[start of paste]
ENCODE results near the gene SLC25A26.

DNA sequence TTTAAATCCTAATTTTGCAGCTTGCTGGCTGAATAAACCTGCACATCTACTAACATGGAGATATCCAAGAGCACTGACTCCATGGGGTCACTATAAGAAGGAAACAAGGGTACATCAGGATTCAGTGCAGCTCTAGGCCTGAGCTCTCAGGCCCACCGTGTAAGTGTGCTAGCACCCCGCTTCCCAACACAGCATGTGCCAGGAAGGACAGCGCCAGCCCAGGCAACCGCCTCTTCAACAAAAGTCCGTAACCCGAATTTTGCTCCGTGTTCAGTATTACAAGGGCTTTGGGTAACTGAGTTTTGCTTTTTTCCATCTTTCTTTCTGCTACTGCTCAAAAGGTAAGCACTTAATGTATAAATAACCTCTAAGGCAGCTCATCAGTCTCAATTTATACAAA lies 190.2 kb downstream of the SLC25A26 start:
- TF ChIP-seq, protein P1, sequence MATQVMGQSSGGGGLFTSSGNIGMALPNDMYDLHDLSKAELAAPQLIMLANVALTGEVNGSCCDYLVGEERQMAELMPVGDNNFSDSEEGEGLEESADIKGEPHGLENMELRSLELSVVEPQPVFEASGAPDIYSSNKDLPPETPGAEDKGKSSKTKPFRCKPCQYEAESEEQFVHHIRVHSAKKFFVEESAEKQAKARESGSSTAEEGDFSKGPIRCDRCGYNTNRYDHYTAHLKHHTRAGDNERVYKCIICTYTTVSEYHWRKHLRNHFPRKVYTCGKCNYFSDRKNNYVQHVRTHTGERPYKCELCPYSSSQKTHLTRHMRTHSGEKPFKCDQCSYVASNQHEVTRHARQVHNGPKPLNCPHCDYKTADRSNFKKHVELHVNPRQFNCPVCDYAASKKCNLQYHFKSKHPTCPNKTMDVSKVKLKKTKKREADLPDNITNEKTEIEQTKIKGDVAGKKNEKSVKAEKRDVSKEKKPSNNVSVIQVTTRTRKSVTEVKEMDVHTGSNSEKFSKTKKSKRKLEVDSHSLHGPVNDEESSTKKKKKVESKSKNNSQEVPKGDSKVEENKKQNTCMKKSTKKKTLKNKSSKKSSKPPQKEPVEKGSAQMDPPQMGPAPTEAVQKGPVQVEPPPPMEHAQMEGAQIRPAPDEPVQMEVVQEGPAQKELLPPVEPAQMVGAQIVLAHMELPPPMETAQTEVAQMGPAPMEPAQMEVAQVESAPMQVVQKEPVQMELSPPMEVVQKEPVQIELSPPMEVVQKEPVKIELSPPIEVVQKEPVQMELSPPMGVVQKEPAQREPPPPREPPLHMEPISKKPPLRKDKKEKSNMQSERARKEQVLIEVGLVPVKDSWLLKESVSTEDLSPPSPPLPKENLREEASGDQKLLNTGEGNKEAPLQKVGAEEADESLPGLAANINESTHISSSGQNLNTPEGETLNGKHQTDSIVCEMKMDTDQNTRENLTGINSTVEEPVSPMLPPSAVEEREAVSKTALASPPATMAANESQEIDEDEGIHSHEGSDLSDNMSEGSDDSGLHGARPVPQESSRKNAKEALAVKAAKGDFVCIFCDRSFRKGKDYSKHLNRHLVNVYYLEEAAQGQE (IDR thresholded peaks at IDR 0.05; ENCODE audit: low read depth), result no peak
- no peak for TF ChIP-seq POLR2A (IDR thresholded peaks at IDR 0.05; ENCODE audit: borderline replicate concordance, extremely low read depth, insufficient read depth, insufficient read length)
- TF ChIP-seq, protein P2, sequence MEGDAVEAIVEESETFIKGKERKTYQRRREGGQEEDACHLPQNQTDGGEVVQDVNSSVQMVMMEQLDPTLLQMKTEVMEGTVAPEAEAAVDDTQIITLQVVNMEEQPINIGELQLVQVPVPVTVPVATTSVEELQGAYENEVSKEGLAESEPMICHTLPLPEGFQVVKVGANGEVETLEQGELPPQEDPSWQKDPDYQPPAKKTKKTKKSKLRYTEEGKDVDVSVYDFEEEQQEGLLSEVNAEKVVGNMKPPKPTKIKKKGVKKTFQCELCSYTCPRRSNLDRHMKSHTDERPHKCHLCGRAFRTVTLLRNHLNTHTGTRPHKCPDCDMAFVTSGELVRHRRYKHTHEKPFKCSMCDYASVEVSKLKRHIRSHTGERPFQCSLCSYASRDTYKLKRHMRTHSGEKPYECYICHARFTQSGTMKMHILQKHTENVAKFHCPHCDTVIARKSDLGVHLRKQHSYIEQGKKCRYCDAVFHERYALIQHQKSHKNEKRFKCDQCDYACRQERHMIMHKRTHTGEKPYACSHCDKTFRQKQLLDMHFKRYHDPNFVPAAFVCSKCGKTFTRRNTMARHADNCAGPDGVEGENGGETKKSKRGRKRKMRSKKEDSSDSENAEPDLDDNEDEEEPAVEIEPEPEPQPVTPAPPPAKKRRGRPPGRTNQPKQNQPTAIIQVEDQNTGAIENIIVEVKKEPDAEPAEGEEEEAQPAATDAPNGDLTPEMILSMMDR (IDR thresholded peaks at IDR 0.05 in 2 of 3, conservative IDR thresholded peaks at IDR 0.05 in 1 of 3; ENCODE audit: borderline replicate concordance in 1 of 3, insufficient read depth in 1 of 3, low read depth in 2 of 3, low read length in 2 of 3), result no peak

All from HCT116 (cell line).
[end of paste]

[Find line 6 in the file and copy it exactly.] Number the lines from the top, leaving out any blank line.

All from HCT116 (cell line).